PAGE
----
fmt.Printf("After caculate i is: %v\n", i); // you won't get 42
      fmt.Printf("After caculate j is: %v\n", j); // you won't get 2701
}

Then it makes sense to use pointer. Note that you do not need to assign p pointer just to use them but you have to check the pointer’s viability (they can be supplied with nil symbolizing no data in memory is given).

The introduction and its mechanics was explained in this forum before here:

Generally speaking, you use pointer in the event where you want to:

  1. get/set a set of data stored in a specific memory rather than copy-pasting all over the places (e.g. function taking non-pointer type are usually copied as duplicate and not directly modifying the original one).
  2. Separate the processing function away from actual runtime data.
  3. Compositing a larger data structure.

A good case: if you’re working on a function for a complex data structure, as below, pointer is highly essential as duplicating can be quite daunting:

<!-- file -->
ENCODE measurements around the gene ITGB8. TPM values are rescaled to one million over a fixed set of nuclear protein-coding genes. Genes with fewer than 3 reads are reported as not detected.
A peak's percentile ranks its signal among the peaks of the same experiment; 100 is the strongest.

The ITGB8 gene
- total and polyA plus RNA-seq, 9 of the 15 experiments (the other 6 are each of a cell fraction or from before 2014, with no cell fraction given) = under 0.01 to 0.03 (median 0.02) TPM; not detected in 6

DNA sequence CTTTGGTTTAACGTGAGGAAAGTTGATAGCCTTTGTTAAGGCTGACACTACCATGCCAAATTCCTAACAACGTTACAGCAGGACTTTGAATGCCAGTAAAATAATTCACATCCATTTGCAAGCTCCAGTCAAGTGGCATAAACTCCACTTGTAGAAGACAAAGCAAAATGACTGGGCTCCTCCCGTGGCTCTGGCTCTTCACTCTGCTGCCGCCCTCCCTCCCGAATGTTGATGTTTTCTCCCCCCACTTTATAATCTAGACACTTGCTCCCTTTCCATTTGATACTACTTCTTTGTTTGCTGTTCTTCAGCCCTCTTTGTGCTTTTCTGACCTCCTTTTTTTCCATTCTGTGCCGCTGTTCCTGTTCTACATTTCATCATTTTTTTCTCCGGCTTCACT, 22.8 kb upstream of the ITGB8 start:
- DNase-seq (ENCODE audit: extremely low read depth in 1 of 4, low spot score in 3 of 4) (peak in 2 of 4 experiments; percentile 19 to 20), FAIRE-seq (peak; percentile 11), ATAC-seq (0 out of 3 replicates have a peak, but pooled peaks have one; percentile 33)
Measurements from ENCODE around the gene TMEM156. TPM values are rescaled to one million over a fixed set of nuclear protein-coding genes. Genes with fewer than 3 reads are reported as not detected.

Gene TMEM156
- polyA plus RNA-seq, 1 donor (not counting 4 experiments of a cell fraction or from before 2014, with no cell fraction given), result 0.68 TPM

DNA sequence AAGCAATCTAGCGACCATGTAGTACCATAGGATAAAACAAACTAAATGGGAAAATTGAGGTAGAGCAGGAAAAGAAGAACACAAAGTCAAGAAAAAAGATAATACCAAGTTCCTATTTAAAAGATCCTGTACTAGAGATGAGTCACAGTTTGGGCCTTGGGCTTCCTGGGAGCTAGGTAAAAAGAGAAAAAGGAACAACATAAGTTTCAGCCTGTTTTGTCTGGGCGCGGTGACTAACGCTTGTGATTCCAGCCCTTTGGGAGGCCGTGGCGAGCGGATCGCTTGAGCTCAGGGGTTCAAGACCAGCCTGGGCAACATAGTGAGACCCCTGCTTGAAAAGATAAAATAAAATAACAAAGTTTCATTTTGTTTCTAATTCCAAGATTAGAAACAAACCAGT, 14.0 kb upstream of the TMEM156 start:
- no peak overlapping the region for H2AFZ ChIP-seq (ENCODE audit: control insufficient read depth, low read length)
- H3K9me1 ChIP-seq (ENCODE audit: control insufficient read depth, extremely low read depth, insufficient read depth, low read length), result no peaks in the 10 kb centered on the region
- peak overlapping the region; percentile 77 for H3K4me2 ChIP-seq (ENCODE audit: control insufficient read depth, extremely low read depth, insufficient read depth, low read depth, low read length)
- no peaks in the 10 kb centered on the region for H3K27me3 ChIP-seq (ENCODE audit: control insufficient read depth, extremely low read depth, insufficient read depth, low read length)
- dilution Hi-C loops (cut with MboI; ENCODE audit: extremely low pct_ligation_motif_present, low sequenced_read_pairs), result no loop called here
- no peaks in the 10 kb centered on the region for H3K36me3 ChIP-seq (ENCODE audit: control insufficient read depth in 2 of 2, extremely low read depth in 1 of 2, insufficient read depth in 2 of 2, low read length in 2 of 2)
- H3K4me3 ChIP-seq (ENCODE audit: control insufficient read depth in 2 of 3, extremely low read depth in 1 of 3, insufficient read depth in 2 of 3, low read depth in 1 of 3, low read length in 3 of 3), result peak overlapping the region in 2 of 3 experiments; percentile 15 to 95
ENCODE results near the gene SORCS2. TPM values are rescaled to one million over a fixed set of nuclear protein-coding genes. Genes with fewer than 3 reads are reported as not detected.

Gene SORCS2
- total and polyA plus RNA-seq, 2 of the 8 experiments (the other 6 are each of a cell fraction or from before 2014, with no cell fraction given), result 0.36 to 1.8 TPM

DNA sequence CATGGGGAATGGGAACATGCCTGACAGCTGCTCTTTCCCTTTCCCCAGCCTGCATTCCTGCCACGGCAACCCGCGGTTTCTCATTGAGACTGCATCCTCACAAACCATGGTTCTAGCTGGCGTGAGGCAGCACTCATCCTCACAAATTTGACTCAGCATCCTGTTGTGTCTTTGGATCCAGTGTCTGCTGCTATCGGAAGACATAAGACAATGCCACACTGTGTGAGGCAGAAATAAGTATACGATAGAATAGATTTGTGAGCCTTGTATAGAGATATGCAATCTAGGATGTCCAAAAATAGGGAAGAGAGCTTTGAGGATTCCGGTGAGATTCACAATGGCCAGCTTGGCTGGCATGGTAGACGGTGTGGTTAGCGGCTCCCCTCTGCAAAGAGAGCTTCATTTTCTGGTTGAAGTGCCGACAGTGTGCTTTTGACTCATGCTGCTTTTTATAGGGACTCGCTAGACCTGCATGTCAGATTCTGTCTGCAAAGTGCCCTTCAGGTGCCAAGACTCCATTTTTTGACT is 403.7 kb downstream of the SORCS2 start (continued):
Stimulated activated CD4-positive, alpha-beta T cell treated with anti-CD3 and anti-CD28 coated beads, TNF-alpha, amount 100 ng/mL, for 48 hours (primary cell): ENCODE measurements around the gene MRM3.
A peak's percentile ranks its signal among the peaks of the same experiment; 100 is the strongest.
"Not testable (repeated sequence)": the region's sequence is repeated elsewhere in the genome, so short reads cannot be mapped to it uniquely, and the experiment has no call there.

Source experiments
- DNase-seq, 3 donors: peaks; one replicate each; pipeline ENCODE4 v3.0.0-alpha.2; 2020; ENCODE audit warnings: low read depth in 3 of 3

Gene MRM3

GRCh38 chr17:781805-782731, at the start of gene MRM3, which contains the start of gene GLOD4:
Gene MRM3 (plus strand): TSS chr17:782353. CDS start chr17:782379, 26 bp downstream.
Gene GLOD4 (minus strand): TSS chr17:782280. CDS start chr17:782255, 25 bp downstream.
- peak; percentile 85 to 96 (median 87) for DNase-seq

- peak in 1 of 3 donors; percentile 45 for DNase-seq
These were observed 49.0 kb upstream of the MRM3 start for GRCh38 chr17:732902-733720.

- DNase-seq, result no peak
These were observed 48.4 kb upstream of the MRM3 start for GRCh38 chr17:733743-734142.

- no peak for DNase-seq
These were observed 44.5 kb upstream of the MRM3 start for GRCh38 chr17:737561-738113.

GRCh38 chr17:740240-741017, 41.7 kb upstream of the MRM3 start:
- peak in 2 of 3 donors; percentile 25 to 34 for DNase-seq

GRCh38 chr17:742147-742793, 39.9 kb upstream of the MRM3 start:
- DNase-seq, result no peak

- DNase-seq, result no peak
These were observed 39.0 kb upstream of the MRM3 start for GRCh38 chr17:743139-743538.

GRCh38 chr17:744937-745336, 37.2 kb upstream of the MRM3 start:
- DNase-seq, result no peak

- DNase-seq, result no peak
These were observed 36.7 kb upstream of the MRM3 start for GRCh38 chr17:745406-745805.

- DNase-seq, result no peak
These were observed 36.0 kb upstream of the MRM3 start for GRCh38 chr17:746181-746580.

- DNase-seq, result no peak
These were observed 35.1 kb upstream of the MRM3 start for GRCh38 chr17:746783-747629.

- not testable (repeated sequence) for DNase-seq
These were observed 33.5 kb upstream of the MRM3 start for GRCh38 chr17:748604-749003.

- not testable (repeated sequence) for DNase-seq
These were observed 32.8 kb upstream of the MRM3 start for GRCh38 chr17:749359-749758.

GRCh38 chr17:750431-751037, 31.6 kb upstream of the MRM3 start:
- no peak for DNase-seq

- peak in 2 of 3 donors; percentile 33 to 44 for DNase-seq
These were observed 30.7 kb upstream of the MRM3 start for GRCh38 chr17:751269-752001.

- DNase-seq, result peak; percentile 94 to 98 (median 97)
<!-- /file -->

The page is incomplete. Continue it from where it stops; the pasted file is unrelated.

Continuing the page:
type Wheel struct {
      Clean bool
      Dimension int64
      Brand string
      ...
}

// create more component data structure, like door, windows, engine, etc. 

type Car struct {
      WheelA *Wheel
      WheelB *Wheel
      WheelC *Wheel
      WheelD *Wheel
      ...   
}

func WashTheCar(car *Car) {
        if car != nil {
                WashTheWheel(car.WheelA);
                WashTheWheel(car.WheelB);
                WashTheWheel(car.WheelC);
                WashTheWheel(car.WheelD);
                // wash something else ... like door, windows, wipers, bumper, car plate, etc.
        }
}

func WashTheWheel(wheel *Wheel) {
       if wheel != nil {
              wheel.Clean = true
       }
}

func main() {
        mercedes := &Car {
               // fill in car data
        };

        lambo := &Car {
               // fill in car data
        };

        WashTheCar(mercedes);
        WashTheCar(lambo);
}

You can still re-write the above without pointer implementations using return value but for a large data structure, you will find at one point you will be bottle-necking yourself copy-pasting the return-ed value here and there, making your main function unnecessary long and complicated. Also, FYI, at low-level, these copy-pasting can cost a lot of compute cycles just to achieve the intended effect: directly update the already memory allocated mercedes and lambo data for a given function WashTheCar.